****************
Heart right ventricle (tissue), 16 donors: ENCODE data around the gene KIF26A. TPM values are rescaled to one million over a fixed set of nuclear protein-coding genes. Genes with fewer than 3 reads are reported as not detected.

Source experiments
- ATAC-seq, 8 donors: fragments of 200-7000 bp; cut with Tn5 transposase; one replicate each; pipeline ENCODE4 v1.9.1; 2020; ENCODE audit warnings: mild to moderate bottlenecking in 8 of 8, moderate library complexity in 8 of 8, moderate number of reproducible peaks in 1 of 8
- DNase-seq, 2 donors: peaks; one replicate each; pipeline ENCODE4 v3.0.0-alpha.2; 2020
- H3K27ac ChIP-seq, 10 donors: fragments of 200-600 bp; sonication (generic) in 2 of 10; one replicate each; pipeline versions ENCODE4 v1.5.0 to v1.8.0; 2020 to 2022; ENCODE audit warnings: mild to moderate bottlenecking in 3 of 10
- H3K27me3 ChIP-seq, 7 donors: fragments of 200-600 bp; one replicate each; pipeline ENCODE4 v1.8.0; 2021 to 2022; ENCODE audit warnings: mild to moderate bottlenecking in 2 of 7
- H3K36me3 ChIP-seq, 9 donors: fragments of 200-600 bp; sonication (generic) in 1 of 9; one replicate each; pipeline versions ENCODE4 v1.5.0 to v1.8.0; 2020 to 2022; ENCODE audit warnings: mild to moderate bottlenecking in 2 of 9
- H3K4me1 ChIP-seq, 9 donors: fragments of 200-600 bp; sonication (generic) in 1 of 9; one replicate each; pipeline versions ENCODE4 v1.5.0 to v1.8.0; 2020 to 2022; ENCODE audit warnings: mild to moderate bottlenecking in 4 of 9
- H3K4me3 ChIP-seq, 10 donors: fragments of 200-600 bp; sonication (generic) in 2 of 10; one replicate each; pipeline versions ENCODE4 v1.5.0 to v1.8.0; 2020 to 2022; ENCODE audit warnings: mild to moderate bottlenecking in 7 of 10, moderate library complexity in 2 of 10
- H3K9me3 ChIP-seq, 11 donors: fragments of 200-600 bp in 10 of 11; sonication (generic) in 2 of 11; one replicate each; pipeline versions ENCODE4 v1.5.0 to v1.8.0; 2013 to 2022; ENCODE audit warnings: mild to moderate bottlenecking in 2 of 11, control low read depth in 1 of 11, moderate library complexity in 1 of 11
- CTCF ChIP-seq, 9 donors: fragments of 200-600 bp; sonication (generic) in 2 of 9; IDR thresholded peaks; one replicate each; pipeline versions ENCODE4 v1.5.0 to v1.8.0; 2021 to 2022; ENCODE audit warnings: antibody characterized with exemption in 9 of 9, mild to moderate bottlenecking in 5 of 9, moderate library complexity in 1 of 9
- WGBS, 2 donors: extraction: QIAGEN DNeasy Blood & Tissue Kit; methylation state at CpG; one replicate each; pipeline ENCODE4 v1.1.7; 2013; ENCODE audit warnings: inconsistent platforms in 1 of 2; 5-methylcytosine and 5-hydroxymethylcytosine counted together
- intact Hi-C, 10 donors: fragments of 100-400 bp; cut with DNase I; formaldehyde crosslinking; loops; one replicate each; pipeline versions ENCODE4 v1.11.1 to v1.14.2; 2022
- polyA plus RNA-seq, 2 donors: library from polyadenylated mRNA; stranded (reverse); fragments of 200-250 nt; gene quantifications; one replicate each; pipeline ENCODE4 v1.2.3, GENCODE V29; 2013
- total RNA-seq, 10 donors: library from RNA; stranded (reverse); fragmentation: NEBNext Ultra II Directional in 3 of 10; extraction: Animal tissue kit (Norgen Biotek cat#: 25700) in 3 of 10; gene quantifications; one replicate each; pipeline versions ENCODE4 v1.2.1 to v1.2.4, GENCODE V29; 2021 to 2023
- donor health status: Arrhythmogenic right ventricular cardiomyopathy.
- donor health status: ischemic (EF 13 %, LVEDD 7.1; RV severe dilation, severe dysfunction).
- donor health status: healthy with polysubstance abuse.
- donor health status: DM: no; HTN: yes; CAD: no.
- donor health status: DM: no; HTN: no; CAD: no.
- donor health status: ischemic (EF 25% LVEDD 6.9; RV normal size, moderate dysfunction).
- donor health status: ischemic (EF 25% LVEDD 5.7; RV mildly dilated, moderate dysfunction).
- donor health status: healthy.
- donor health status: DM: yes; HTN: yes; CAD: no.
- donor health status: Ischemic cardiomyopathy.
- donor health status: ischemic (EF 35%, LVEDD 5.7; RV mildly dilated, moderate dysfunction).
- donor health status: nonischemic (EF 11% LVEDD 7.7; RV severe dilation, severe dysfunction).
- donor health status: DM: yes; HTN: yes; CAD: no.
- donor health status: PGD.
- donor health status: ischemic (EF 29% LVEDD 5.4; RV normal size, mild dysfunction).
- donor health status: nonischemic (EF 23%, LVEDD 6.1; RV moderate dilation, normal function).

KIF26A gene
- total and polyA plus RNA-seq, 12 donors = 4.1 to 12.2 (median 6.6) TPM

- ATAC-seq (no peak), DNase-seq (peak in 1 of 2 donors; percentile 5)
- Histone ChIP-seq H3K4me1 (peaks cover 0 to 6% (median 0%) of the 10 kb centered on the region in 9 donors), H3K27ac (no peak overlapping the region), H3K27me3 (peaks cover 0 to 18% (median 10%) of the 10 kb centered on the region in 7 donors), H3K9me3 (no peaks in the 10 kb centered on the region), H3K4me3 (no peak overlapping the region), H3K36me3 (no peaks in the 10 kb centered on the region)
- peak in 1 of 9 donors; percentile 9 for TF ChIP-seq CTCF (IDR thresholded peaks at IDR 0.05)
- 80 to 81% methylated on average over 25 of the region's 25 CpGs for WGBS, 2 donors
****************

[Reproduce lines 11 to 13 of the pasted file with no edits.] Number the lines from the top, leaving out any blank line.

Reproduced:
- CTCF ChIP-seq, 9 donors: fragments of 200-600 bp; sonication (generic) in 2 of 9; IDR thresholded peaks; one replicate each; pipeline versions ENCODE4 v1.5.0 to v1.8.0; 2021 to 2022; ENCODE audit warnings: antibody characterized with exemption in 9 of 9, mild to moderate bottlenecking in 5 of 9, moderate library complexity in 1 of 9
- WGBS, 2 donors: extraction: QIAGEN DNeasy Blood & Tissue Kit; methylation state at CpG; one replicate each; pipeline ENCODE4 v1.1.7; 2013; ENCODE audit warnings: inconsistent platforms in 1 of 2; 5-methylcytosine and 5-hydroxymethylcytosine counted together
- intact Hi-C, 10 donors: fragments of 100-400 bp; cut with DNase I; formaldehyde crosslinking; loops; one replicate each; pipeline versions ENCODE4 v1.11.1 to v1.14.2; 2022